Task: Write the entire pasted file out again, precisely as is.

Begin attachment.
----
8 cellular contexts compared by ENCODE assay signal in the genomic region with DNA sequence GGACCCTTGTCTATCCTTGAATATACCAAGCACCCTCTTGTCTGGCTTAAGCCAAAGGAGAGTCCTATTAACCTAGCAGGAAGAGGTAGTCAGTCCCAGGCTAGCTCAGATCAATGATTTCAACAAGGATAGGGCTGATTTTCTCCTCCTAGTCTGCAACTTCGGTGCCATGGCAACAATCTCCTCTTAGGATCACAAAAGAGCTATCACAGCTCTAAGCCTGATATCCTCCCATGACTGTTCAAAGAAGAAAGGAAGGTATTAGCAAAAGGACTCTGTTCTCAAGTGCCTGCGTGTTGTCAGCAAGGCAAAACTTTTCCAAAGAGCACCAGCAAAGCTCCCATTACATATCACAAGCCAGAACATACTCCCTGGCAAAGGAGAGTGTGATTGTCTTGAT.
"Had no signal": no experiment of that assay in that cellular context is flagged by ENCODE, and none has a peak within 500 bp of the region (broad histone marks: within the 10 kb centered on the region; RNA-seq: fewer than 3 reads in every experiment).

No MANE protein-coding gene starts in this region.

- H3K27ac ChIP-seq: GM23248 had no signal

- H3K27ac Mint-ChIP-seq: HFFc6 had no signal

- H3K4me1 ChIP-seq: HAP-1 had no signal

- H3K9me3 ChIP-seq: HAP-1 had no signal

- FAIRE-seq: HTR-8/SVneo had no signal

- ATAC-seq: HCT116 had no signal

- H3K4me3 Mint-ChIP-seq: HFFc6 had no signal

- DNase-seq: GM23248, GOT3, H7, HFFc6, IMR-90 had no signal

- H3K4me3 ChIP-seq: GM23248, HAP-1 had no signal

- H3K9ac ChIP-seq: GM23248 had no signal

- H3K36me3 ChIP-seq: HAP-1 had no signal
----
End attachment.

8 cellular contexts compared by ENCODE assay signal in the genomic region with DNA sequence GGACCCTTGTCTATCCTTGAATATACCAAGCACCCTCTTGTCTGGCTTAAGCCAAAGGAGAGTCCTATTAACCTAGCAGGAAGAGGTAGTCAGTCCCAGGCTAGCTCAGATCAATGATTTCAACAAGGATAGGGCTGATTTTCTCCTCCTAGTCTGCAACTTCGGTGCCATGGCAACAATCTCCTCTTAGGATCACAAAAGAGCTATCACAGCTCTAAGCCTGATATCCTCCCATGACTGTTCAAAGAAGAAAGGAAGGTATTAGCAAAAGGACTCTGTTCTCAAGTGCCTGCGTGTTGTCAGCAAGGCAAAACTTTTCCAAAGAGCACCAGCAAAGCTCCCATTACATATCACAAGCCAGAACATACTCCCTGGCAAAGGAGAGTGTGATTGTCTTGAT.
"Had no signal": no experiment of that assay in that cellular context is flagged by ENCODE, and none has a peak within 500 bp of the region (broad histone marks: within the 10 kb centered on the region; RNA-seq: fewer than 3 reads in every experiment).

No MANE protein-coding gene starts in this region.

- H3K27ac ChIP-seq: GM23248 had no signal

- H3K27ac Mint-ChIP-seq: HFFc6 had no signal

- H3K4me1 ChIP-seq: HAP-1 had no signal

- H3K9me3 ChIP-seq: HAP-1 had no signal

- FAIRE-seq: HTR-8/SVneo had no signal

- ATAC-seq: HCT116 had no signal

- H3K4me3 Mint-ChIP-seq: HFFc6 had no signal

- DNase-seq: GM23248, GOT3, H7, HFFc6, IMR-90 had no signal

- H3K4me3 ChIP-seq: GM23248, HAP-1 had no signal

- H3K9ac ChIP-seq: GM23248 had no signal

- H3K36me3 ChIP-seq: HAP-1 had no signal